The Canadian banking system is sound, we didn't have to bail-out our banks - right? Certainly that's what we are continually told:
"...we have not had to put any taxpayers' money into our financial system in Canada, nor do I anticipate that we'll be obliged to do so." Jim Flaherty, Minister of Finance
"Without wanting to appear arrogant or vain, which would be quite un-Canadian...while our system is not perfect, it has worked during this difficult time, I don't want the government to be in the banking business in Canada." Jim Flaherty, Minister of Finance
Then again we were also assured:
"We will not run a deficit." Jim Flaherty, Minister of Finance (Oct. 2008).
So political remonstrances notwithstanding, is any of this true? Doubts did begin to surface early in 2012 but interest in the issue quickly died out. The stability of the banking sector is a critical question. It is worth more than the cursory coverage it has received to date so let's spend a bit of time on it today.
Did we bail-out the Canadian banking system following the 2008 financial crisis and more importantly might we have to bail it out in the future? To set the stage here is some quick background on the Canadian banks then we can move on to the "no bail-out here" premise.
Canadian Banking Sector 101 - Concentrated, Large & Levered: Networks with highly concentrated nodes are not robust - the presence of single points of failure can have huge consequences. The Canadian banking sector resembles such a network in that it is dominated by just five banks. These banks are colloquially referred to as the "Big Five". Given their size and market presence I am sure the names will be familiar to you:
|(approx C$ billions Dec 2011)||Assets|
|Bank of Montreal||$500|
|Bank of Nova Scotia||$575|
|Royal Bank of Canada||$750|
Not only does this small group dominate the Canadian banking sector, the sector itself is very large in relation to domestic GDP. The larger the size of the banking sector, the greater the risk to the domestic economy or more accurately the wallets of the taxpayers in the event that a bailout is required. Of course, beyond a certain size banks are simply too large to be bailed out with domestic capital or to put it in more colourful terms - domestic banks run out of domestic taxpayer subsidies and then usually the game is up - see Greece, Italy and Spain in the list below.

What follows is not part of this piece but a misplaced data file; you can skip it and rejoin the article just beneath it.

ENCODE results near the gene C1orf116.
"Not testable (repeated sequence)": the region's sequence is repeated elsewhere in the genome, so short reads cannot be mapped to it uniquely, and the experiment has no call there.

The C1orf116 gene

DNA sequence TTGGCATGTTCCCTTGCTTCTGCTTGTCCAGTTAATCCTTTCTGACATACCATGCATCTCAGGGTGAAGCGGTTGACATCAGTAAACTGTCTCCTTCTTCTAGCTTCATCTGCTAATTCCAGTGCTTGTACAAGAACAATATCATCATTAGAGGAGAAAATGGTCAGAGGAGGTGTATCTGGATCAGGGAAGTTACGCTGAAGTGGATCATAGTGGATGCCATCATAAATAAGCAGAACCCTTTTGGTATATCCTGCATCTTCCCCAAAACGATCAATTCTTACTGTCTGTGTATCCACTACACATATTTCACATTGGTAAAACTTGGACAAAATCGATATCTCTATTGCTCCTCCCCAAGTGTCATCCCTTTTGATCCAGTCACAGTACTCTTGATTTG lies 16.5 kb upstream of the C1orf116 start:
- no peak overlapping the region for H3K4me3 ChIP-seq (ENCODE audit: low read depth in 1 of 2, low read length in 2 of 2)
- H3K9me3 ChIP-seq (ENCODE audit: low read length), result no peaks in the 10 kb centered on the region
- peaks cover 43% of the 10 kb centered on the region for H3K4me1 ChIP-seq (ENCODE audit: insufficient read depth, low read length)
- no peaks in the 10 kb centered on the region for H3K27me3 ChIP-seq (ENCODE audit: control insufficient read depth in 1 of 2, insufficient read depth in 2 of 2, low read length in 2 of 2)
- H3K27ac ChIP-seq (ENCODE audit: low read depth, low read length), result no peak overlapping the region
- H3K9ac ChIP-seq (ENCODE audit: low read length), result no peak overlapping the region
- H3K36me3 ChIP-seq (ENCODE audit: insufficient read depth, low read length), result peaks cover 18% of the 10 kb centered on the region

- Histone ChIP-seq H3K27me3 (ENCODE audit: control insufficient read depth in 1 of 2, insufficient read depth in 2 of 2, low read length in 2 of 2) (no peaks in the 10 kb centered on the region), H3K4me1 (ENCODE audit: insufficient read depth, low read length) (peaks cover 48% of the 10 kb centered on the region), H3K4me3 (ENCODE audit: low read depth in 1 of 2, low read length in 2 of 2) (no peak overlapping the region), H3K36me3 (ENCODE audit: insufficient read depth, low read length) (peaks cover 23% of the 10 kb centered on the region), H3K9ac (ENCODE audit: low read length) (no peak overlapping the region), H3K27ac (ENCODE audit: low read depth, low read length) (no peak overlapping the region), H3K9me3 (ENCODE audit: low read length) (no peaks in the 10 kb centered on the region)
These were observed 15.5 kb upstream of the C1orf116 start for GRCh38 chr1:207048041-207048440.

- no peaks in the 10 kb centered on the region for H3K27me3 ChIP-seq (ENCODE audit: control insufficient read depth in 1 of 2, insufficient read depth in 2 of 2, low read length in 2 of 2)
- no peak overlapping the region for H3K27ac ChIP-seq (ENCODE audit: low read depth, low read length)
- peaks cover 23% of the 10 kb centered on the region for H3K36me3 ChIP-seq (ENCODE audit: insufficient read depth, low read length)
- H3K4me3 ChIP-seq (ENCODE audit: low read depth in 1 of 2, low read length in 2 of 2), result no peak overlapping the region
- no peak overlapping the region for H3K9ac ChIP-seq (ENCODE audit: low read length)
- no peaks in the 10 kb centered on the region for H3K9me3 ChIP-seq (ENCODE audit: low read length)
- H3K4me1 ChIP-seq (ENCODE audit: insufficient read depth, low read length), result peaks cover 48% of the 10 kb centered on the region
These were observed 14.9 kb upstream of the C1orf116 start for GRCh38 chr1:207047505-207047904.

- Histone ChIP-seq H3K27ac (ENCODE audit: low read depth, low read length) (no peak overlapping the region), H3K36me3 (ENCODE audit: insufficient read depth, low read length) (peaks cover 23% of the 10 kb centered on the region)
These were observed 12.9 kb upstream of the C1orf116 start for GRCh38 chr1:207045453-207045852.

|Bank assets as a percentage of GDP|
It is no secret that banks use leverage to generate returns. Additional leverage creates additional risk but with the hope of sufficiently offsetting profit. The trick is to use enough leverage to generate an attractive rate of return, but one which does not leave the bank susceptible to being rendered insolvent by a high impact event (e.g. housing market collapse). That is the theory. Sadly, given the explicit government support for "too-big-to-fail" financial institutions which removes the consequences of such insolvencies, in practice large banks will tend to carry excessive leverage and mis-priced risk at all times.
An accepted measure for bank leverage is the Tangible Common Equity ratio - "the ratio used to determine how much losses a bank can take before shareholder equity is wiped out. The Tangible Common Equity (TCE) ratio is calculated by taking the value of the company's total equity and subtracting intangible assets, goodwill and preferred stock equity and then dividing by the value of the company's tangible assets. Tangible assets is the company's total assets less goodwill and intangibles."
A rough estimate is that the Big Five TCE ratio hovers around 3-4%. It goes almost without saying that Canadian banking executives reject the TCE test as a measure of their leverage and risk for precisely the reason that TCE tends to show that they are over-leveraged and risky.
In order to ensure a reliable supply of bail-out funds it is critical that banks are able to argue with a straight face that the event that bankrupts them was entirely unforeseeable - at least to them. So despite what Canadian banks say I would argue the Canadian banking system has all the raw material that has made for crises elsewhere - concentration, large size in relation to domestic GDP, high leverage and mis-priced residential real estate risk.